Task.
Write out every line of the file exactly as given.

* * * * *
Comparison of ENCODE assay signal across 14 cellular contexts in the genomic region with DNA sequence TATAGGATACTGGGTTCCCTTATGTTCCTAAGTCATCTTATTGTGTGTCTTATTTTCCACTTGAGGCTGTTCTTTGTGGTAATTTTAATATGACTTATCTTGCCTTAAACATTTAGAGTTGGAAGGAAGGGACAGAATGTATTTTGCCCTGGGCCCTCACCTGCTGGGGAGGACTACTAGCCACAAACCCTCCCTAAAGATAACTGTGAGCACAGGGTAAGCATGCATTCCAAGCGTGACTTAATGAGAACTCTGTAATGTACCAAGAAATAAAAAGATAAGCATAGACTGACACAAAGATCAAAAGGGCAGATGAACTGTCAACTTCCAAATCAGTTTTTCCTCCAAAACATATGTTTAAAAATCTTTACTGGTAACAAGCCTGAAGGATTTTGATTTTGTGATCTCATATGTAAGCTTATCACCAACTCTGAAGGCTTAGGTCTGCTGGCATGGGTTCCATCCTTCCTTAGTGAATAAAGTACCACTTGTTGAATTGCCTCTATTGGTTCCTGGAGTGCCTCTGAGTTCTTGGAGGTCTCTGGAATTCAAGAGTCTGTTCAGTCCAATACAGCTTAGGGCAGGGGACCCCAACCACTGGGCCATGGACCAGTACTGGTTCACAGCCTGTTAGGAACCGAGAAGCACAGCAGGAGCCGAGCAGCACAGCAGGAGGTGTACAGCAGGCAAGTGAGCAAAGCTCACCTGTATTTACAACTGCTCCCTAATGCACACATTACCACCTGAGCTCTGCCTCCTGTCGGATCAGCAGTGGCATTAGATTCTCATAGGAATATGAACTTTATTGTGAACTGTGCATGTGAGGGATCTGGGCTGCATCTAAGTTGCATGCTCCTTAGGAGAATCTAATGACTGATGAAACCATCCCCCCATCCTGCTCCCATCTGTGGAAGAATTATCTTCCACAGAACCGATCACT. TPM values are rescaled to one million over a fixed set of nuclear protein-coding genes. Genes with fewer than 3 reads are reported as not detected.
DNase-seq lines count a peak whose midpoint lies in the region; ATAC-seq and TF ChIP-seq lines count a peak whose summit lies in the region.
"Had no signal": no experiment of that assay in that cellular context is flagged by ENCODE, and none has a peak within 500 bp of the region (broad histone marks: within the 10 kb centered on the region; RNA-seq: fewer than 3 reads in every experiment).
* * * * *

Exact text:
Comparison of ENCODE assay signal across 14 cellular contexts in the genomic region with DNA sequence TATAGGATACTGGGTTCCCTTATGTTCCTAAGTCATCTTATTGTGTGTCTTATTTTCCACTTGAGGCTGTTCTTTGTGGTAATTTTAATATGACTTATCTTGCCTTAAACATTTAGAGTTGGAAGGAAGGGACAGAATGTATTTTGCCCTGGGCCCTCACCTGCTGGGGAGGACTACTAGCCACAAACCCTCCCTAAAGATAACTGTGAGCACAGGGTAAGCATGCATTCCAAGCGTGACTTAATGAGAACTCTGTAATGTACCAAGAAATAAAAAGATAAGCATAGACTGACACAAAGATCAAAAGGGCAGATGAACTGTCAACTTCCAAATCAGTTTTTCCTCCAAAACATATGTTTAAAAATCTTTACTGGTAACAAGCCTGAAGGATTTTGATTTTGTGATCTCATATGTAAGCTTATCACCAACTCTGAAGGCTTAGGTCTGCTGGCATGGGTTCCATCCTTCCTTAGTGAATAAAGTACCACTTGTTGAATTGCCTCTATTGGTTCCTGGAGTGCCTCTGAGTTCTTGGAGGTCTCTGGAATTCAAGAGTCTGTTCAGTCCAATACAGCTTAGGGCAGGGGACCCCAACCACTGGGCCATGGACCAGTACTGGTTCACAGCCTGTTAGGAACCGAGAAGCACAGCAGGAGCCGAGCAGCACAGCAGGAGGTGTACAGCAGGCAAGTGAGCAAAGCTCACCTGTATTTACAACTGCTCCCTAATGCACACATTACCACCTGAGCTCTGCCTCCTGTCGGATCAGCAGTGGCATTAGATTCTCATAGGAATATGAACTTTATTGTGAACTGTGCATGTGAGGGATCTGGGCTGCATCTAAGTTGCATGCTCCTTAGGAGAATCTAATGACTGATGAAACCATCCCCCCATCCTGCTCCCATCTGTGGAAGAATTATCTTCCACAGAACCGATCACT. TPM values are rescaled to one million over a fixed set of nuclear protein-coding genes. Genes with fewer than 3 reads are reported as not detected.
DNase-seq lines count a peak whose midpoint lies in the region; ATAC-seq and TF ChIP-seq lines count a peak whose summit lies in the region.
"Had no signal": no experiment of that assay in that cellular context is flagged by ENCODE, and none has a peak within 500 bp of the region (broad histone marks: within the 10 kb centered on the region; RNA-seq: fewer than 3 reads in every experiment).